WordPress is better for longer posts where the more advanced features on things like formatting and image galleries comes in handy. Because the home feed is just displaying the featured image and the few first lines of text, it works OK for displaying a list of full length blog posts.

What WordPress is not so good for is short posts with just one or two images or one line of text. It rapidly becomes cluttered, and because you need to click on each post to actually view it, it just doesn't work for looking at dozens of short posts (AKA. "shitposts" or "tweets")

 Meanwhile Blogger really comes into it's own for doing short posts, where the homepage displays each post in full, and you can scroll down an endless stream of posts that all seem to merge into one.

Two major drawbacks of Blogger are that all these short posts go pretty much unseen in search engines so it's unlikely many people will ever see them, and because Blogger is owned by Google there is always the risk that they will one day blacklist the blog or even delete it altogether.

But nevertheless I decided to stop doing new posts on my WordPress blog and just make it an archive from the start of 2024. Now I'm doing mostly short posts (siftings) on this dodgy Googled owned Blogger platform. 

But I'm not going to call them "shitposts" because everything I post online is awesome, or "tweets" because Elon Musk is a dickhead and Twatter sucks anyway, so I'm tagging my short posts "SIFTINGS".

And that is the cunning plan behind my "siftings" tag.


Wednesday 29 May 2024


He seems a bit camp, so I thought I’d have a look at some of his ex girlfriends…


Peaches Geldof (2006)

Brand was linked to the late model and television presenter Peaches Geldof, the daughter of singer and philanthropist Bob Geldof, are said to have dated for a month, according the Daily Mirror. She died in 2014 from a drug overdose.

Kate Moss (2006)

Supermodel Kate Moss was also linked to Brand with the pair an item for a short period when she was said to be on the rebound from Babyshambles singer Pete Doherty.

Moss was later briefly married to singer-songwriter Jamie Hince.

Georgina Baillie (2006)

One of Brand’s more controversial romances was with glamour model and burlesque performer Georgina Baillie, who was also the granddaughter of Fawlty Towers actor Andrew Sachs.

The pair met at a London party but the brief romance became controversial after Brand mentioned it on his radio show with co-host Jonathan Ross, leading both of them to get dropped.

Courtney Love (2006)

Singer of Hole and Kurt Cobain’s ex-wife Courtney Love is said to have had a brief tryst with Brand after the pair met at a London party.

Teresa Palmer (2008)

Australian actress Teresa Palmer, who is known best known for the Sky TV series A Discovery of Witches, embarked on a relationship with Brand while they were working on the Adam Sandler comedy Bedtime Stories.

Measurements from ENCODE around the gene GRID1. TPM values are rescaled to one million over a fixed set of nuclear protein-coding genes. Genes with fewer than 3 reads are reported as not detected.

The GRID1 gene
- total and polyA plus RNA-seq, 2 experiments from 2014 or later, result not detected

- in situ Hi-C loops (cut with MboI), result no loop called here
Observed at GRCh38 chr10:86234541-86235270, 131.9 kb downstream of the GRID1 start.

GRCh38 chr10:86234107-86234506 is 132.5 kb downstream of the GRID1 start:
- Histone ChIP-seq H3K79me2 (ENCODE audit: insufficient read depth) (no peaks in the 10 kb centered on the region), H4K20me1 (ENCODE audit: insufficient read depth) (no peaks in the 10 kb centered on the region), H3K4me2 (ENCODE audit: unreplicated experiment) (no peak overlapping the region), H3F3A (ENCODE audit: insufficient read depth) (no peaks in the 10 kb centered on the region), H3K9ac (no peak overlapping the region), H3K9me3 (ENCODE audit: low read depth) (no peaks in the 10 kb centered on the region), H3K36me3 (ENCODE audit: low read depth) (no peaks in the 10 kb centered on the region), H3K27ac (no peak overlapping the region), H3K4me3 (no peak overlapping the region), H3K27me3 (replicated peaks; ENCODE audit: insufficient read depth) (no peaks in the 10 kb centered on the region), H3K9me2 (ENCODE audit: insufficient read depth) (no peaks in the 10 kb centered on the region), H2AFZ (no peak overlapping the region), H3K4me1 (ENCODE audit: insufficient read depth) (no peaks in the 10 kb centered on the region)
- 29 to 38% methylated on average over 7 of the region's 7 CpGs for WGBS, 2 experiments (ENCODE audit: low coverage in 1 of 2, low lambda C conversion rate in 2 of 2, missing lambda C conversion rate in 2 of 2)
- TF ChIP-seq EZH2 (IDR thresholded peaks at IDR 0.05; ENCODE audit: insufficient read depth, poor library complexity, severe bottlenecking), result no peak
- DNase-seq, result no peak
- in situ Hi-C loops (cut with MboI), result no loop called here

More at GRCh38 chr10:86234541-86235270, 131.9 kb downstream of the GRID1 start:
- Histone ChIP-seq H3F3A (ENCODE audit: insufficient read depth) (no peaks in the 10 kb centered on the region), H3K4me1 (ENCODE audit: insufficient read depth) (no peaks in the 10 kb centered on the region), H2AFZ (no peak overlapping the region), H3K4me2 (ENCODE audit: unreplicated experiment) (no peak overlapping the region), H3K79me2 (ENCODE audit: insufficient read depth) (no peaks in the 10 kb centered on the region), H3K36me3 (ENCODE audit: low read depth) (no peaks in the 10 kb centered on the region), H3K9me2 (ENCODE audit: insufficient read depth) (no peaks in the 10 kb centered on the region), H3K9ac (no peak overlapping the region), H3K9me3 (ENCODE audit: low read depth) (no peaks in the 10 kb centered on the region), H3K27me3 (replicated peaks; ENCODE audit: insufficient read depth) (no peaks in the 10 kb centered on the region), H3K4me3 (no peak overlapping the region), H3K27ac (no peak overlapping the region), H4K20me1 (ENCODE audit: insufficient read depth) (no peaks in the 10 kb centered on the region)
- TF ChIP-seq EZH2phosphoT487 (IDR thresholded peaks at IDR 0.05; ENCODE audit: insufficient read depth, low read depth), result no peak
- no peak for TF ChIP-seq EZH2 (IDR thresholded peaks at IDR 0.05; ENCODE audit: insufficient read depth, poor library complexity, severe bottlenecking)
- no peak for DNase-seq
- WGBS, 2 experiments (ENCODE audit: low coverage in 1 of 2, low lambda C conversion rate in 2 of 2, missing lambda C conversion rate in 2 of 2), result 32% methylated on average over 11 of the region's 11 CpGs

He later told Conan O’Brien in 2013 on his talkshow: “I had sex with her and a relationship with her and eventually that does get it out of your system.

“I hope that doesn’t sound brutal but that is the nature of the chemical imperative to procreate. I’m sorry, I didn’t design the male libido.”

Palmer is now married to American actor Mark Webber after tying the knot in 2013 and they share five children.

Holly Madison (2009)

Brand is said to have dated Holly Madison, the ex-girlfriend of Playboy magnate Hugh Hefner and The Girls Next Door reality star, after they encountered each other at a party in Las Vegas.

She later married musician Pasquale Rotella with the couple having two children but then went their separate ways in 2019.

Katy Perry (2010)

Brand’s most high-profile relationship was his whirlwind romance and short-lived marriage to singer Katy Perry after the pair worked together on a movie before they got together at the VMAs.

They were married for 14 months before Brand called time on their union via a text message in 2011.

Geri Halliwell (2012)

The sparks are said to have flown between Spice Girl Geri Halliwell and Brand at the Olympics closing ceremony but the romance didn’t last long. Halliwell married Christian Horner in 2015.

Jemima Khan (2013)

Socialite Jemima Khan and Brand were romantically linked between 2013 and 2014 and spotted together at events.

Jemima was previously married to Pakistani politician and former cricketer Imran Khan before their split.

Laura Gallacher (2017)

Brand wed again in 2017, tying the knot with businesswoman Laura Gallagher, the sister of Kirsty Gallacher.

The couple have two daughters Mabel and Peggy born in 2016 and 2018.

Well the girlfriends do all seem to have a certain look, but there is no accounting for taste!

"Speaking of fairies, it is hard to believe they ever tried to sell Brand as straight, supposedly dating or marrying Katy Perry, Jemima Goldsmith and others. In that video at youtube of Messiah Complex, he doesn't hide that he is flamboyantly gay, even going out into the audience to look for a new boyfriend — who he finds in a bearded trucker in a flannel shirt. He kisses and mugs the guy, stopping just short of dry humping him. So we even know what he likes" - Miles Mathis